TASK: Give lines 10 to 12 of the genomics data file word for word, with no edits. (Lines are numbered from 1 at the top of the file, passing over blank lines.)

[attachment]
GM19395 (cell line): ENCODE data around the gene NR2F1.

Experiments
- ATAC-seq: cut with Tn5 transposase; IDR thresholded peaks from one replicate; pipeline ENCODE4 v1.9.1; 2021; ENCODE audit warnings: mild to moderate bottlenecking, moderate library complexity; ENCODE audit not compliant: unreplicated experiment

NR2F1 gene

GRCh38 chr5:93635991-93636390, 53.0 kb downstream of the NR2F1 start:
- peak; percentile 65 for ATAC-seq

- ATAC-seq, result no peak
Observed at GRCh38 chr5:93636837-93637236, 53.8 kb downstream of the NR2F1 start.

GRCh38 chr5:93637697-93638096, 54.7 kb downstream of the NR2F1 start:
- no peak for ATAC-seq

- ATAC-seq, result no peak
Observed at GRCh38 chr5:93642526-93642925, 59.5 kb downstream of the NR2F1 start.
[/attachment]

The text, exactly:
- no peak for ATAC-seq

- ATAC-seq, result no peak
Observed at GRCh38 chr5:93642526-93642925, 59.5 kb downstream of the NR2F1 start.